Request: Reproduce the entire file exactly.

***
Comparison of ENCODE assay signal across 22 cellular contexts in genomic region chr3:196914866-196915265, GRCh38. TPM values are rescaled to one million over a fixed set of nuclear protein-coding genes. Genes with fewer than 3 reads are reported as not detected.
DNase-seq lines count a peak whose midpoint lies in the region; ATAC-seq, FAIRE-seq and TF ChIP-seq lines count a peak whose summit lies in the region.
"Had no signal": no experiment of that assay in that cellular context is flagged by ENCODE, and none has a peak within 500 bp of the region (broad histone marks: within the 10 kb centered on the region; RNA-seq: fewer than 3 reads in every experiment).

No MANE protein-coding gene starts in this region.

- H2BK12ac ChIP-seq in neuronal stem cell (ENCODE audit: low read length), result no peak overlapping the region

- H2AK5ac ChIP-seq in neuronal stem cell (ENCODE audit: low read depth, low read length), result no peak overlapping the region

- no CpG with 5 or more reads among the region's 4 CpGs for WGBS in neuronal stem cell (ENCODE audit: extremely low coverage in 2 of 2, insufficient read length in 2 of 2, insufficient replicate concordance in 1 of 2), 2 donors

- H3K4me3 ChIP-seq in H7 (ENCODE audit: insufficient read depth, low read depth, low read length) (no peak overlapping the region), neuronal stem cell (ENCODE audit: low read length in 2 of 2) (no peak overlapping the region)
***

Comparison of ENCODE assay signal across 22 cellular contexts in genomic region chr3:196914866-196915265, GRCh38. TPM values are rescaled to one million over a fixed set of nuclear protein-coding genes. Genes with fewer than 3 reads are reported as not detected.
DNase-seq lines count a peak whose midpoint lies in the region; ATAC-seq, FAIRE-seq and TF ChIP-seq lines count a peak whose summit lies in the region.
"Had no signal": no experiment of that assay in that cellular context is flagged by ENCODE, and none has a peak within 500 bp of the region (broad histone marks: within the 10 kb centered on the region; RNA-seq: fewer than 3 reads in every experiment).

No MANE protein-coding gene starts in this region.

- H2BK12ac ChIP-seq in neuronal stem cell (ENCODE audit: low read length), result no peak overlapping the region

- H2AK5ac ChIP-seq in neuronal stem cell (ENCODE audit: low read depth, low read length), result no peak overlapping the region

- no CpG with 5 or more reads among the region's 4 CpGs for WGBS in neuronal stem cell (ENCODE audit: extremely low coverage in 2 of 2, insufficient read length in 2 of 2, insufficient replicate concordance in 1 of 2), 2 donors

- H3K4me3 ChIP-seq in H7 (ENCODE audit: insufficient read depth, low read depth, low read length) (no peak overlapping the region), neuronal stem cell (ENCODE audit: low read length in 2 of 2) (no peak overlapping the region)